In addition, employers should endure they conduct follow-up checks in accordance with the updated code on employees whose permission to work in the UK is time limited.

Employment Tribunal Fees

The Government has launched a consultation paper on reintroducing fees for bringing claims in the Employment Tribunal and the Employment Appeal Tribunal.

Employment tribunal fees were squashed back in July 2017 after the Supreme Court held them to be unlawful on the basis that they were “inconsistent with access to justice”. However, the consultation paper provides that the proposal to reintroduce fees is “to relieve some of the cost to the general taxpayer” and to “incentivise parties to settle their disputes early through ACAS without the need for claims to be brought to an Employment Tribunal”.

The consultation paper proposes that a fee of £55 would be payable by a claimant on bringing a claim to the Employment Tribunal (the fee would remain £55 in the event of a multi-claimant claim, with the multiple claimants being treated as a single entity) and a fee of £55 would be payable by the appellant upon lodging an appeal in the Employment Appeal Tribunal.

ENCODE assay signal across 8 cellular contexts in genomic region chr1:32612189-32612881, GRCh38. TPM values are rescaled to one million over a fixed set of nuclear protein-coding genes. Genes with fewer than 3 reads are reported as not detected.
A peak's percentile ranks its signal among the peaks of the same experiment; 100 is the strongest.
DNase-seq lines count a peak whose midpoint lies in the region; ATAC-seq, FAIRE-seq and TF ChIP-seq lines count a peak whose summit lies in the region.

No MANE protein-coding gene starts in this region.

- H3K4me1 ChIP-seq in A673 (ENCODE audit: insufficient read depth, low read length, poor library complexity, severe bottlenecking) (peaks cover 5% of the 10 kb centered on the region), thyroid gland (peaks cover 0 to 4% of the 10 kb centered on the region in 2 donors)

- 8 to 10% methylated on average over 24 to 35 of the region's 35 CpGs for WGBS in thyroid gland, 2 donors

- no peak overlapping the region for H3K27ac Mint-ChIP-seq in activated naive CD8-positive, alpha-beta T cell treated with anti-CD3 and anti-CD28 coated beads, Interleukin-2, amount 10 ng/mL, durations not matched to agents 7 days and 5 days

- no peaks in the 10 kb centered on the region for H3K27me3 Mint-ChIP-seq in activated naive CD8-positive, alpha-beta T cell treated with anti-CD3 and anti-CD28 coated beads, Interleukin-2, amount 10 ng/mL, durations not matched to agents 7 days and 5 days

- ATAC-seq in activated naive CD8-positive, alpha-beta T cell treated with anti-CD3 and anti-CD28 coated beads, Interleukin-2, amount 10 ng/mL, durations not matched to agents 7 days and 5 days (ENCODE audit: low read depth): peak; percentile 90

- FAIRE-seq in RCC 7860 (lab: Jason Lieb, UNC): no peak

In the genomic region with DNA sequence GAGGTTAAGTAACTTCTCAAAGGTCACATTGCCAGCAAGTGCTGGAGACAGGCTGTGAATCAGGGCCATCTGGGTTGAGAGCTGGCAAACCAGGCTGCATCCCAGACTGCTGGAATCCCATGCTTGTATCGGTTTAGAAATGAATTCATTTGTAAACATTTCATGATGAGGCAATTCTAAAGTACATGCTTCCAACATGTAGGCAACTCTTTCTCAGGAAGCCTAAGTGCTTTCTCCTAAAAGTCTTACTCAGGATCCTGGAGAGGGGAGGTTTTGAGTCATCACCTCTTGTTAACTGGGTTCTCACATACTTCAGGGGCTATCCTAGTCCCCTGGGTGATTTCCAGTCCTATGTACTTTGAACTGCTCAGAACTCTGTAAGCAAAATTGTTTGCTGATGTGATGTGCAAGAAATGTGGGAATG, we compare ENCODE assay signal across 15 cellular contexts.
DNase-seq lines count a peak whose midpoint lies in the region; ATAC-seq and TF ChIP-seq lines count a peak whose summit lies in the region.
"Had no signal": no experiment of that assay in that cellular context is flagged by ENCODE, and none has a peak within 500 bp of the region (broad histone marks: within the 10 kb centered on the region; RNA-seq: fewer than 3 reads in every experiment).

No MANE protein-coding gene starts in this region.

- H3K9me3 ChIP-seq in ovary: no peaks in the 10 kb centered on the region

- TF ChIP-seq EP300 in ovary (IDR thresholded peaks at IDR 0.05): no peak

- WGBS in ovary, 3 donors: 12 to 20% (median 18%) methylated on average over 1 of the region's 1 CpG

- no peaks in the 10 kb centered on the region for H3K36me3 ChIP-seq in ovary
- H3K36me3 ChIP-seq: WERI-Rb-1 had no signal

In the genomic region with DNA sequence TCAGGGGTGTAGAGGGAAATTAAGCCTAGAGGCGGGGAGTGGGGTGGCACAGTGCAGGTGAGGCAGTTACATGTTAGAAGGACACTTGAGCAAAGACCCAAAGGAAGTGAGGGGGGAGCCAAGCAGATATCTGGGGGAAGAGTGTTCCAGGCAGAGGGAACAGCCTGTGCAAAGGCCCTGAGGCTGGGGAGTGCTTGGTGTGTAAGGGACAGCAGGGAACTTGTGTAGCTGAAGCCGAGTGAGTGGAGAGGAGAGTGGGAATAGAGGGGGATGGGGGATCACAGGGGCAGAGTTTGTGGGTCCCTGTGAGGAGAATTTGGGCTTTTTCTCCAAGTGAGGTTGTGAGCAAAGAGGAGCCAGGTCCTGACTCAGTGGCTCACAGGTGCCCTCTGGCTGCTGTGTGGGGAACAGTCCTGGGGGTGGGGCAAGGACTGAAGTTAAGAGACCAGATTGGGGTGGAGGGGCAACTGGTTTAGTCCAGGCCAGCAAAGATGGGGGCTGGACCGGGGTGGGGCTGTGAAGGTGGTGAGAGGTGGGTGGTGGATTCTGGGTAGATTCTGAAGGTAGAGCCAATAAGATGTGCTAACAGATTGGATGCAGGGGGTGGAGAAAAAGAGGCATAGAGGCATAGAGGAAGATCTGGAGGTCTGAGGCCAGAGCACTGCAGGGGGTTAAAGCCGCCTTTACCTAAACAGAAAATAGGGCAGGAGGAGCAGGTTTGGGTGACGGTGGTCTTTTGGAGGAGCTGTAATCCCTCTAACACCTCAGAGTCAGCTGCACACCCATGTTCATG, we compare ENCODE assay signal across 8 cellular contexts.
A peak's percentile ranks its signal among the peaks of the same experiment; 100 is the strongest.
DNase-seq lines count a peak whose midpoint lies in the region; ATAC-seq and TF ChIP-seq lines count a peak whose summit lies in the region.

The consultation will run for a period of 8 weeks and will close on 25 March 2024.

ACAS Code of Practice on requests for flexible Working

ACAS has published a draft code of practice on flexible working. The draft code incorporates the changes made to flexible working laws which will come into force on 6 April 2024 (see here for further information on the changes).

The draft code provides guidance to employers and employees on:

  • Making a flexible working request;
  • Considering a flexible working request;
  • Consulting with the employee;
  • Communicating a decision to the employee about the request; and
  • Handing an appeal.

If approved, the draft code is expected to come into effect in April 2024.